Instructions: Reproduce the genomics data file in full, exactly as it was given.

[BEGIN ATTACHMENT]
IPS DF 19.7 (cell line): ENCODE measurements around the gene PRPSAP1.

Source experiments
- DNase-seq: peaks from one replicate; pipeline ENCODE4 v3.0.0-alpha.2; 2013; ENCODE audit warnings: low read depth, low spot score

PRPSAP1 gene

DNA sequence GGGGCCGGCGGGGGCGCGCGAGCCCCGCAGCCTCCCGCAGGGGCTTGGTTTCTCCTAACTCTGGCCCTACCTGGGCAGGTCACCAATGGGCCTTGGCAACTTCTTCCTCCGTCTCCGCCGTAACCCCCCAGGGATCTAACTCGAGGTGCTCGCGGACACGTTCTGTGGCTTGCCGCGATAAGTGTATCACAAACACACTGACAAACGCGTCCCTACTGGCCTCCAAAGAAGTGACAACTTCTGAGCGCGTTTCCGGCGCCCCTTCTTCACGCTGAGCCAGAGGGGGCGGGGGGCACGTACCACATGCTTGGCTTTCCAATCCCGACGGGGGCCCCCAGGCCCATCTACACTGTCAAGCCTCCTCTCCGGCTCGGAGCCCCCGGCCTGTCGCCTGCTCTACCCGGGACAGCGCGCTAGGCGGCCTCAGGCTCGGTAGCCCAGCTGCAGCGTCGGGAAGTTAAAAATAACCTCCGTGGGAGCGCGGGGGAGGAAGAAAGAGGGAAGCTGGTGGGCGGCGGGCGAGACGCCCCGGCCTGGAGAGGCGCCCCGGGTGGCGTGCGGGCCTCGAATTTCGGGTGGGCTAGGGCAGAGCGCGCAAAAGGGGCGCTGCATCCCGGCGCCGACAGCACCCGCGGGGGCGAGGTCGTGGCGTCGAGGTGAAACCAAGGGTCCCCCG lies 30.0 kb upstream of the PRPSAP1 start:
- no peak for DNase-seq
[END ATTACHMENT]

IPS DF 19.7 (cell line): ENCODE measurements around the gene PRPSAP1.

Source experiments
- DNase-seq: peaks from one replicate; pipeline ENCODE4 v3.0.0-alpha.2; 2013; ENCODE audit warnings: low read depth, low spot score

PRPSAP1 gene

DNA sequence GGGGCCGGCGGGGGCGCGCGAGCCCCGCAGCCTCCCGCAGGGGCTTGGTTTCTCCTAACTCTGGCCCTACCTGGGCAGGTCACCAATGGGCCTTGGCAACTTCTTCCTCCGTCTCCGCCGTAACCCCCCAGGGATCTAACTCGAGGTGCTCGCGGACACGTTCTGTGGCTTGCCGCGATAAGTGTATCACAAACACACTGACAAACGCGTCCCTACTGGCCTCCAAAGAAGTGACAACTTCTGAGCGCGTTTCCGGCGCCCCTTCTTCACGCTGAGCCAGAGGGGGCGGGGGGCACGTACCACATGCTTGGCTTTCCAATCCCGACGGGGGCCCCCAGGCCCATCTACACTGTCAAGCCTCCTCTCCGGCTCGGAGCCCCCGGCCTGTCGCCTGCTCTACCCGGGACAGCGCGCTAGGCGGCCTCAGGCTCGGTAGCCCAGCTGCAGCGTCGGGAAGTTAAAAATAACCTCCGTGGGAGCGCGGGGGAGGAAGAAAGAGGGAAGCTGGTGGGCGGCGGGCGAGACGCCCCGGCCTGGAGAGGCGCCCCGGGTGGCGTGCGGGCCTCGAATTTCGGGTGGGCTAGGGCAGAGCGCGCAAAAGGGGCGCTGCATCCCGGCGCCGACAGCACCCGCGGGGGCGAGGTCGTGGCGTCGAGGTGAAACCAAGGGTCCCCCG lies 30.0 kb upstream of the PRPSAP1 start:
- no peak for DNase-seq